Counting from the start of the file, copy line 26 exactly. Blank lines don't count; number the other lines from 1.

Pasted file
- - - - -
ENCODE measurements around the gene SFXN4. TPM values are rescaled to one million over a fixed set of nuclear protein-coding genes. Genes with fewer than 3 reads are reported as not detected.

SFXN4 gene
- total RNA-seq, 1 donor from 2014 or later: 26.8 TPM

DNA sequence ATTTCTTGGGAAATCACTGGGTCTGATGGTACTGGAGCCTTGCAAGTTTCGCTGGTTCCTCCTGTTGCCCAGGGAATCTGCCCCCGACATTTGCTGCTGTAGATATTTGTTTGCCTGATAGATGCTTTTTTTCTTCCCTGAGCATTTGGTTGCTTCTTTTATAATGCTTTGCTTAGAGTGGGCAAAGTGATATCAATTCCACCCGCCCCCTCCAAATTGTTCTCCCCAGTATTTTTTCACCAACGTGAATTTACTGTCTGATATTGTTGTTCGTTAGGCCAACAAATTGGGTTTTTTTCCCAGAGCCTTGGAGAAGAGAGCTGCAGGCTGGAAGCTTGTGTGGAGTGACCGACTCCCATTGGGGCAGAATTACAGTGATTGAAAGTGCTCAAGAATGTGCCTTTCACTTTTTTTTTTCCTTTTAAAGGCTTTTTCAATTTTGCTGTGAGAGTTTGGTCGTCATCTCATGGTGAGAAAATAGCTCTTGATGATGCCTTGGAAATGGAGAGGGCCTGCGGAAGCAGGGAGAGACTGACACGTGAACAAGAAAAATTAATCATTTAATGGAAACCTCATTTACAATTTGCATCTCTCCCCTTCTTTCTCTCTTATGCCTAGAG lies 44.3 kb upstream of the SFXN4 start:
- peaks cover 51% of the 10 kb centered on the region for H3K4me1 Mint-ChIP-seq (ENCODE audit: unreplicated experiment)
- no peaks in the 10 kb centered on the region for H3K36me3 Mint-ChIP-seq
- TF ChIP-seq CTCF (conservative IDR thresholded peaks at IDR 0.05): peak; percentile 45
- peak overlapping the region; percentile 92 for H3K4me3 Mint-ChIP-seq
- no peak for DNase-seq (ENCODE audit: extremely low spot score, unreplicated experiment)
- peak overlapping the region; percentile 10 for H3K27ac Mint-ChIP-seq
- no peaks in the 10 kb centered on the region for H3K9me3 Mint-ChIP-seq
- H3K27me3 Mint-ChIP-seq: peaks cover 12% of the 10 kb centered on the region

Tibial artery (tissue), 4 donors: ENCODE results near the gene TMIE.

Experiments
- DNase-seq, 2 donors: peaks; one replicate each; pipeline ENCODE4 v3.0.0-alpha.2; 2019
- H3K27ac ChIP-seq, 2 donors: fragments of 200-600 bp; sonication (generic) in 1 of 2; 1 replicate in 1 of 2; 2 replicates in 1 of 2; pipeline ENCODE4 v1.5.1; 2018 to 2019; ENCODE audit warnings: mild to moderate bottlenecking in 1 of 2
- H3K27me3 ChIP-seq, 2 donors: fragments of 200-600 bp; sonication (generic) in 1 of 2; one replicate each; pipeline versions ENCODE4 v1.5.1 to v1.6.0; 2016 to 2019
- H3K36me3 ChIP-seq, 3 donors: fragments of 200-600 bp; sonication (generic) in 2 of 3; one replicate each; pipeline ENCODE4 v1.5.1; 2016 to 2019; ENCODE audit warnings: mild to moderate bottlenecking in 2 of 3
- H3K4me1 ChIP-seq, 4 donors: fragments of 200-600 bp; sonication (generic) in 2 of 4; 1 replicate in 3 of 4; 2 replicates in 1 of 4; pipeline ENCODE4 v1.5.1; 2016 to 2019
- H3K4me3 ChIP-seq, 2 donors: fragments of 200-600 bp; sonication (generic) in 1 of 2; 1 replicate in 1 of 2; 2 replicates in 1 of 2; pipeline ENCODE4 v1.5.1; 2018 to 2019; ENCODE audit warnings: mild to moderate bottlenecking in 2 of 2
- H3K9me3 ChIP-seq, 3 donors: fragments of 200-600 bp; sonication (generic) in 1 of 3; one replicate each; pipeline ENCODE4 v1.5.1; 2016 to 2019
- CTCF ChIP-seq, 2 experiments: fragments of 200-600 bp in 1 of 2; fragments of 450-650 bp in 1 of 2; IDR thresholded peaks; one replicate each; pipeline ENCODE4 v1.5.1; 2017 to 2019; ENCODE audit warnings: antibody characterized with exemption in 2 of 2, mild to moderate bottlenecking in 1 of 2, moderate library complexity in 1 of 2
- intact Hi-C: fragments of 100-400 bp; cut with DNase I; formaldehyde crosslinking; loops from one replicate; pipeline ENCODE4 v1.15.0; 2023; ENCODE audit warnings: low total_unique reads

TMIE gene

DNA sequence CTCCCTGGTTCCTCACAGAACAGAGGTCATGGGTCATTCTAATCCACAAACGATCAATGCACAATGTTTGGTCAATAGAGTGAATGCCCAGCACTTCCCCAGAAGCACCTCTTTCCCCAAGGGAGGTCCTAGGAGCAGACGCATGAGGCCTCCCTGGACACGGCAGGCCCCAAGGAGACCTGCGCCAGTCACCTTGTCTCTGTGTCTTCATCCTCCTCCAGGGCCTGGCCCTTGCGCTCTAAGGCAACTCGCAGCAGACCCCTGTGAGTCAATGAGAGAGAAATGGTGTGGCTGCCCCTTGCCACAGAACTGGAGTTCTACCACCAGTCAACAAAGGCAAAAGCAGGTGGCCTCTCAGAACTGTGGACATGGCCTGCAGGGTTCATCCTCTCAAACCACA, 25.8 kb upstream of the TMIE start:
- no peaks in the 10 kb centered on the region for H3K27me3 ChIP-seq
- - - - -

- no peaks in the 10 kb centered on the region for H3K27me3 ChIP-seq